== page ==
Earth to Fanfilmmakers
Star Wars Fan Films: A Review
You Know Who You Are
A writer writes, always. A writer reads; reads with a critical, adoring eye and an insatiable appetite for both new material, and classics alike. Even the layout of text on a page is art, to the writer. A writer has whole paragraphs of great literature memorized – solid pillars in the foundation of their craft. A writer cannot read a menu without mentally expanding the descriptions of entrees. A writer has difficulty ever focusing completely on a conversation, for one part of the brain is scrolling the dialog in real-time, and taking copious, detailed notes. A writer reads this editorial, and instantaneously one-ups it in the mind; irrevocably sensitive to its clumsy rhyme and meter, the missed opportunities, the ham-handed metaphors and shallow insights. A writer would delight in reworking this paragraph. On a desert island, the writer would be content with a stick.
Just as the photographer - whose eyes are the world’s best cameras – sees composition, light and shadow every waking hour of every single day. The photographer sees the bluish hues of shadows on a snow bank, while others blink and squint and shield their vision from the glare. The photographer loves the weight of the camera, the music of a transport turning; the delicate click of the shutter closing. The photographer’s eye, after a lifetime of training, sees the world in utter slow-motion, able to perceive the subtlest shifts in expression and composition, and watches vigilantly, always, for that one defining moment in time. The photographer reads about photography; will talk for hours about photography, looks at photographs; dreams of taking pictures. A photographer sees the world with such detail and sensitivity that they can capture the whole of an experience onto a tiny sliver of emulsion, and yet evoke the most powerful of emotions in those of us who have merely eyes.
The composer, too, can never escape the music. Turn signals become metronomes; the elevator bell rings in D-flat. Composers hear music swelling when they kiss; and war drums in the washing machine spin cycle. The composer taps pencils all day long, and whistles, and hums, and sings and claps… and practices, and practices and practices and practices.
It’s like the director, who sees the world by its drama. The director hears an accent, and pictures an ancestor’s journey in musty, cramped quarters on a sea-weary boat. In a crowd, the director sees the silent loner; in a subway, the director’s watching the deadly third rail.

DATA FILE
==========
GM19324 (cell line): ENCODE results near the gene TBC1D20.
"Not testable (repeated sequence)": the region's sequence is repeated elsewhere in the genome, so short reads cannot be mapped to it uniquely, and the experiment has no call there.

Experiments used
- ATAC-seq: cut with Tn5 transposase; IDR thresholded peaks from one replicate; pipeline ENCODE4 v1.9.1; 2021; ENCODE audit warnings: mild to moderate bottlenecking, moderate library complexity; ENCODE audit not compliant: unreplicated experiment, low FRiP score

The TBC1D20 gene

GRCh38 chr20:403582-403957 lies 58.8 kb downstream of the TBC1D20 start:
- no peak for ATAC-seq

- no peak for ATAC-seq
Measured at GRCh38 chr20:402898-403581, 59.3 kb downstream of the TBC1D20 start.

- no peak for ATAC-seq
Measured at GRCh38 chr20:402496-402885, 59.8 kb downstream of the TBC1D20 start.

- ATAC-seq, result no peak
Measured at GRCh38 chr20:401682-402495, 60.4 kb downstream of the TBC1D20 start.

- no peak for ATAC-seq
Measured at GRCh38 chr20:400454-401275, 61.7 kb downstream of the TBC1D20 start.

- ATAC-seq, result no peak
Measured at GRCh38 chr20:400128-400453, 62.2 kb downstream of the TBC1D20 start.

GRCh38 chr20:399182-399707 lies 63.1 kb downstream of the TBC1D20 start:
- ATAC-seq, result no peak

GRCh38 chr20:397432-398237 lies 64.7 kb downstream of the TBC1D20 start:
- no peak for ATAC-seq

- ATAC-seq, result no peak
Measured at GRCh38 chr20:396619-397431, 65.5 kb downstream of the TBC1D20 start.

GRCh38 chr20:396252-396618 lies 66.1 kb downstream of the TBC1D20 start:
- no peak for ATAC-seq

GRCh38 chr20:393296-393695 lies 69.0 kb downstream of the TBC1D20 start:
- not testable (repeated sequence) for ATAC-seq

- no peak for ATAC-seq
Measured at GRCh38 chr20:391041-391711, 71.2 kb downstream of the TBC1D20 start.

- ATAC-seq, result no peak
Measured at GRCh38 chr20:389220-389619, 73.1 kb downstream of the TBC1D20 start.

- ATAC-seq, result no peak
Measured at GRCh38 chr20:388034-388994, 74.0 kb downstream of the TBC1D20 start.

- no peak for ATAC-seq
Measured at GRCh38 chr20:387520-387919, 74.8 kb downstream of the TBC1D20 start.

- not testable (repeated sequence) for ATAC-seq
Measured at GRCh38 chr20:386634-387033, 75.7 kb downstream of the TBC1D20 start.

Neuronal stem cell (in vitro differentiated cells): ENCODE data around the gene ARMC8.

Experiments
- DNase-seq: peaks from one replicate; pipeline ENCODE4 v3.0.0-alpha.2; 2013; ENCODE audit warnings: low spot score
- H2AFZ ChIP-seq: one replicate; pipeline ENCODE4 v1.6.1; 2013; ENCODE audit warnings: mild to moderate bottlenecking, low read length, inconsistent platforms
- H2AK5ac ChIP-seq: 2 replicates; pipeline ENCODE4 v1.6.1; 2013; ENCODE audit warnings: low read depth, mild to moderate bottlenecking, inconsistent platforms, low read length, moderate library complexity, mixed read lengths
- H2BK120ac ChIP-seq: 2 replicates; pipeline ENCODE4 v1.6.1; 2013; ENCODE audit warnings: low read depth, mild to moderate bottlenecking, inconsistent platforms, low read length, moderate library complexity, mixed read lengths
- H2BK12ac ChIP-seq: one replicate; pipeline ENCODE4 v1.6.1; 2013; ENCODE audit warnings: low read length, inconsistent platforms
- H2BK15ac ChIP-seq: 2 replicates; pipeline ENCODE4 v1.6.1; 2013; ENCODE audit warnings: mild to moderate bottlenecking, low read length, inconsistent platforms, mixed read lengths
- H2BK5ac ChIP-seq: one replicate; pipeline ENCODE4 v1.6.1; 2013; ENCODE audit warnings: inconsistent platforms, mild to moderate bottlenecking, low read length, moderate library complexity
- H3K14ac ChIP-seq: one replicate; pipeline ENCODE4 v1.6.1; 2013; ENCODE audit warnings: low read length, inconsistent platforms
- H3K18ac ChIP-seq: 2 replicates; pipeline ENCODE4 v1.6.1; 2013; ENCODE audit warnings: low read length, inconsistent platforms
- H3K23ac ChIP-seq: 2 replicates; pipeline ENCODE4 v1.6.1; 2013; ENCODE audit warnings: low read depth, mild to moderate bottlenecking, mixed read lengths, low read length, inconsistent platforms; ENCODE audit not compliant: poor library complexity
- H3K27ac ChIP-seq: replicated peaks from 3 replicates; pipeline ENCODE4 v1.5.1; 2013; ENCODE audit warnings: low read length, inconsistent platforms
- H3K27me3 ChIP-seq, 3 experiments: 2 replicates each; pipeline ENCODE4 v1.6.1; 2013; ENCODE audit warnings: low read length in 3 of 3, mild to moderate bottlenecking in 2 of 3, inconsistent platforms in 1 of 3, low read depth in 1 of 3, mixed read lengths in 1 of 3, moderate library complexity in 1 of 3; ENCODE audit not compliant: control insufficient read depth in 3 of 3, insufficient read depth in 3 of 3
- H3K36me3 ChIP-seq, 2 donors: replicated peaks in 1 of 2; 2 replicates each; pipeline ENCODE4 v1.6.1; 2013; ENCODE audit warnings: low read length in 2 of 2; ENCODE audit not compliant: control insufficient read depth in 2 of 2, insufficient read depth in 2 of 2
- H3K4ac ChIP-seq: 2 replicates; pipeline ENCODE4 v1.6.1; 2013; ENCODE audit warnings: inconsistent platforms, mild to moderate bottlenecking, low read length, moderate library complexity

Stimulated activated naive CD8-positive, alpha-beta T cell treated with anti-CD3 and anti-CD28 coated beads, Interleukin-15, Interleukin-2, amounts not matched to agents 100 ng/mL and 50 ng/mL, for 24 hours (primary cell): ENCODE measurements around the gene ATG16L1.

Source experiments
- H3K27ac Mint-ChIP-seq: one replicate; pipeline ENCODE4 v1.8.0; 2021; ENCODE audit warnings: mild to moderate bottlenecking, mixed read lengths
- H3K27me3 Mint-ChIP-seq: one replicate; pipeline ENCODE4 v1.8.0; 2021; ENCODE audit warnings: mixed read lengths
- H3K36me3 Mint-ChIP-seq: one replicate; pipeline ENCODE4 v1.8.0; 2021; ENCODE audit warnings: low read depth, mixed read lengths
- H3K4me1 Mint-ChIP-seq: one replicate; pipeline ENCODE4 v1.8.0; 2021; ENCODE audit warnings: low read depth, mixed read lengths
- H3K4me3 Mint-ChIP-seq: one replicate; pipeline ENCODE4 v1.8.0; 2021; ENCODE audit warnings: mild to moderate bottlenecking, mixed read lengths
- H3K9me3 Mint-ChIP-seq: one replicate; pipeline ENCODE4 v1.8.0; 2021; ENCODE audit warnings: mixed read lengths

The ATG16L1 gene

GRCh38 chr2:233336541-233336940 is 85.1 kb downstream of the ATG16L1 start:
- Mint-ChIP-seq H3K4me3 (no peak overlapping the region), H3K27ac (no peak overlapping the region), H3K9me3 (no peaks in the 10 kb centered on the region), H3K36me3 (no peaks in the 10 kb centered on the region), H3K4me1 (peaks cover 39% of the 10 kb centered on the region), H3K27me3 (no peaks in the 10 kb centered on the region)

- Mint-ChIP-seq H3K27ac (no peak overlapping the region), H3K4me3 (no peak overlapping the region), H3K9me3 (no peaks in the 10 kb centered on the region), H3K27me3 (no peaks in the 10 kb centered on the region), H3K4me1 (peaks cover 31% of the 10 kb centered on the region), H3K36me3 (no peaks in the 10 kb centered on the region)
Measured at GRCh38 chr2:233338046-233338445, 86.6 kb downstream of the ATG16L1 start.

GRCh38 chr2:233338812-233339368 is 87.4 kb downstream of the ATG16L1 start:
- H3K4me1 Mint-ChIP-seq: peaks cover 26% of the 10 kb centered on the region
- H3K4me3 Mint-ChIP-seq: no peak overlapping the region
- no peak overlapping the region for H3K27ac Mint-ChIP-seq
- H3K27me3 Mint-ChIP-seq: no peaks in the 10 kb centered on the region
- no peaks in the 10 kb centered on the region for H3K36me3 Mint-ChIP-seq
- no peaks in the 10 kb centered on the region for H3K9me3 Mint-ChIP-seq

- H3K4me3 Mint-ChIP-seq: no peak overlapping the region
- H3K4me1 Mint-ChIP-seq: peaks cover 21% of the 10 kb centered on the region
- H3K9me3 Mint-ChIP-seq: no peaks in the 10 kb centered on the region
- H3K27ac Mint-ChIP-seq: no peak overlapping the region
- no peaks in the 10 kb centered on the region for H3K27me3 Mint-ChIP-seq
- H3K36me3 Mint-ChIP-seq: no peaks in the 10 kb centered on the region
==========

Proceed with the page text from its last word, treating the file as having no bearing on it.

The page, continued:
Wouldn’t it be great if you could make a film - one that was moving, or truly entertaining, without need for caveat, disclaimer or excuse - without having to spend a lifetime learning, and struggling, and training, and honing your craft? Wouldn’t it be great if you could reap the personal, fulfilling rewards of leaving behind a piece of art that meant something to someone, that contributed in even the smallest way, without need for talent, dedication, and experience?
Well you can’t.
Having a camera doesn’t make you a photographer. Final Draft software doesn’t make you a writer. Telling your fat friends in Jedi bathrobes to make mean faces doesn’t make you a director, and the world doesn’t care about lightsaber fights. Making films that are worth the time, worth the energy, and worth presenting, is really, really, really hard – no matter what Apple Computer tells you.
You haven’t mastered your craft, and you have nothing to say. Your film is nothing more than a narcissistic fantasy; a shallow piece of self-loving, masturbation fodder: insignificant, irrelevant and insulting. You believe the raving press from the psychologically desperate, with their impossibly low standards of expectation, because it’s exactly what you want to hear. You’re either too self-centered to care about the truth, or too ignorant to see it.
The truth is, the world is full of photographers, writers, composers, directors, actors, and editors, who have made their craft a life’s pursuit; who have more to contribute to the world than meaningless ego-glorification pieces. Maybe if you’re lucky, you’ll never have to face them in a darkened theater. Until then, fill up the world’s bandwidth with your incomprehensible, uninteresting stories and painful, cringe-worthy dialogue. Humiliate your friends in costume and watch your film over and over and over. Proclaim yourself an emperor in your shiny new clothes; but don’t call yourself a filmmaker.
You have to earn that.